International Alert is helping to build peace in Africa by encouraging governments to deliver on their obligations under the African Charter on Democracy, Elections and Governance (ACDEG).
Hailed as one of the most comprehensive legal instruments ever passed by the African Union (AU), the ACDEG emphasises the promotion and strengthening of good governance through transparency, accountability and participatory democracy.
Unlike most international treaties, which are often criticised by African leaders as being too western-led and with little or no connection with Africa, the ACDEG was drafted and passed by African heads of state. Yet there seems to be a general lack of political will from member states to take up its provisions, judging by the lag in implementation.
Since it was first adopted in 2007, 46 AU member states have signed the ACDEG but only 23 have ratified it, and eight are yet to sign it at all. Like so many treaties, conventions, protocols and charters passed by the AU over the years, for a long time the ACDEG was seen as just one more forgotten legal instrument.
At Alert, however, we believe the charter has the potential to help ameliorate conflict on the continent. It can promote the rule of law, consolidate African unity through regional trade, and enhance transparent and credible elections – especially important given the role that contested elections have played in recent conflicts in Africa.
In light of this, last year we began a three-year project with the Peace and Security Department (PSD) of the African Union Commission (AUC), the executive/administrative branch of the AU, to support and accompany the African Union Liaison Offices (AULOs) in increasing awareness, ratification and ‘domestication’ (i.e. implementation) of the ACDEG. Funded by the Swedish government, the project focuses on five pilot countries: Côte d'Ivoire, Liberia, Sierra Leone, South Sudan and Sudan.
Over the last year, we have been providing training to government officials, AULO staff, the media and members of civil society to help them work closely with their respective governments in the ratification and implementation of the charter, and to then respect, protect and fulfil the obligations under it. In August this year we organised a five-day training on conflict-sensitivity, gender and peacebuilding, political economy and communicating in conflict and fragile contexts. The training brought together AULO representatives from the five pilot countries, civil society members, AUC headquarter staff and officials from the ministries of foreign affairs from the respective countries.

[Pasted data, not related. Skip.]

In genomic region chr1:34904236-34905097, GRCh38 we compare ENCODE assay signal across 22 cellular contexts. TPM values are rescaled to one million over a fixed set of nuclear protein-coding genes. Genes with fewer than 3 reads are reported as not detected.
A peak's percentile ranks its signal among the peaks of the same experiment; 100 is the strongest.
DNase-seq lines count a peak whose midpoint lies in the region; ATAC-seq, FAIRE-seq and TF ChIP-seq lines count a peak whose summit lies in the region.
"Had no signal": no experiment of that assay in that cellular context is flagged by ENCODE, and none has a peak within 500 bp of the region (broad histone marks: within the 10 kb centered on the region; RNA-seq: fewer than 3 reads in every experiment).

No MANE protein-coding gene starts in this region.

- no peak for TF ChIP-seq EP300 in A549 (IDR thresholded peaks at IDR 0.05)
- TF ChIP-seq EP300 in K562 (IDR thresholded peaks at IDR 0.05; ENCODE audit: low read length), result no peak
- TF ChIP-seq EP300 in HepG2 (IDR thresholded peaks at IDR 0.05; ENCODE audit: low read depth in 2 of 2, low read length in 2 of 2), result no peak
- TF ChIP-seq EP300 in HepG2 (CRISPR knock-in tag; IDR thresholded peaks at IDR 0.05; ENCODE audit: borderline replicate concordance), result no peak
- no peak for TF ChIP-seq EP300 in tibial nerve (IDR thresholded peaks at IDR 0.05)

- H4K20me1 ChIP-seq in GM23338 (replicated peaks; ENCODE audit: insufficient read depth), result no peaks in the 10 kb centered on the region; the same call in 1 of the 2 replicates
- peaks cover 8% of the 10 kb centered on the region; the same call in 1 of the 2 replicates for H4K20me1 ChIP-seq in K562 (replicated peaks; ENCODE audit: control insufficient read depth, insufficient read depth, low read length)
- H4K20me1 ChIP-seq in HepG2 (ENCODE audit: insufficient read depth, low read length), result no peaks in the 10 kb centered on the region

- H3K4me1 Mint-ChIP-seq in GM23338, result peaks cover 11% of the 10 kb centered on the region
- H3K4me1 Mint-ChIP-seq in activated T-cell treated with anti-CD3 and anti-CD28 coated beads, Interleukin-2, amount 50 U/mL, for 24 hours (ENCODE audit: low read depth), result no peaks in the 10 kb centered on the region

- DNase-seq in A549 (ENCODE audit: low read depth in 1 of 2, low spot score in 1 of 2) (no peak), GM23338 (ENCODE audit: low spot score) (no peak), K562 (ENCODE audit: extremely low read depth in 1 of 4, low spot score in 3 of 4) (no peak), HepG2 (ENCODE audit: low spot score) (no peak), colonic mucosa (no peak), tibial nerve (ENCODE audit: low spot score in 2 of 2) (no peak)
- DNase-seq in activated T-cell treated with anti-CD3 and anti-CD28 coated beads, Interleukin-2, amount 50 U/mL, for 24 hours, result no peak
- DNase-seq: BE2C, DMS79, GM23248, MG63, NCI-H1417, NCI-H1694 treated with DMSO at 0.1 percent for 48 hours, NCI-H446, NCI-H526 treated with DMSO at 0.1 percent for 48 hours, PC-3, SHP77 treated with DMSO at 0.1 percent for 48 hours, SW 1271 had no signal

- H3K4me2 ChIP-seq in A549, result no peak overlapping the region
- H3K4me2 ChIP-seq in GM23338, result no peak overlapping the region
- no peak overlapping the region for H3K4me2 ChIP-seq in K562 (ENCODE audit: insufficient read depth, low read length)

As a follow-up to the training, from 17–21 November Alert staff travelled to Sudan, where, under the auspices of the national AULO, we held discussions with government officials and members of civil society on implementing the charter in the country. Sudan ratified the ACDEG in 2013, but there has not been significant progress on its implementation. With the country set to hold a general election in April next year, improved awareness of the charter could prove significant. As one participant noted:
"We know the emphasis in the country is now on the promotion of national dialogue between the many different parties to the conflict, but we also believe that this sort of initiative is necessary. A national dialogue must happen in a framework that allows for the rule of law and while it is good to know that our government has ratified the charter, it would help if its provisions were implemented for the good of all."
We are currently carrying out similar work in Cote d’Ivoire, where the contested election in 2010 led to civil unrest and chaos. Presidential elections are scheduled for late 2015, so the principles of ACDEG could prove incredibly important.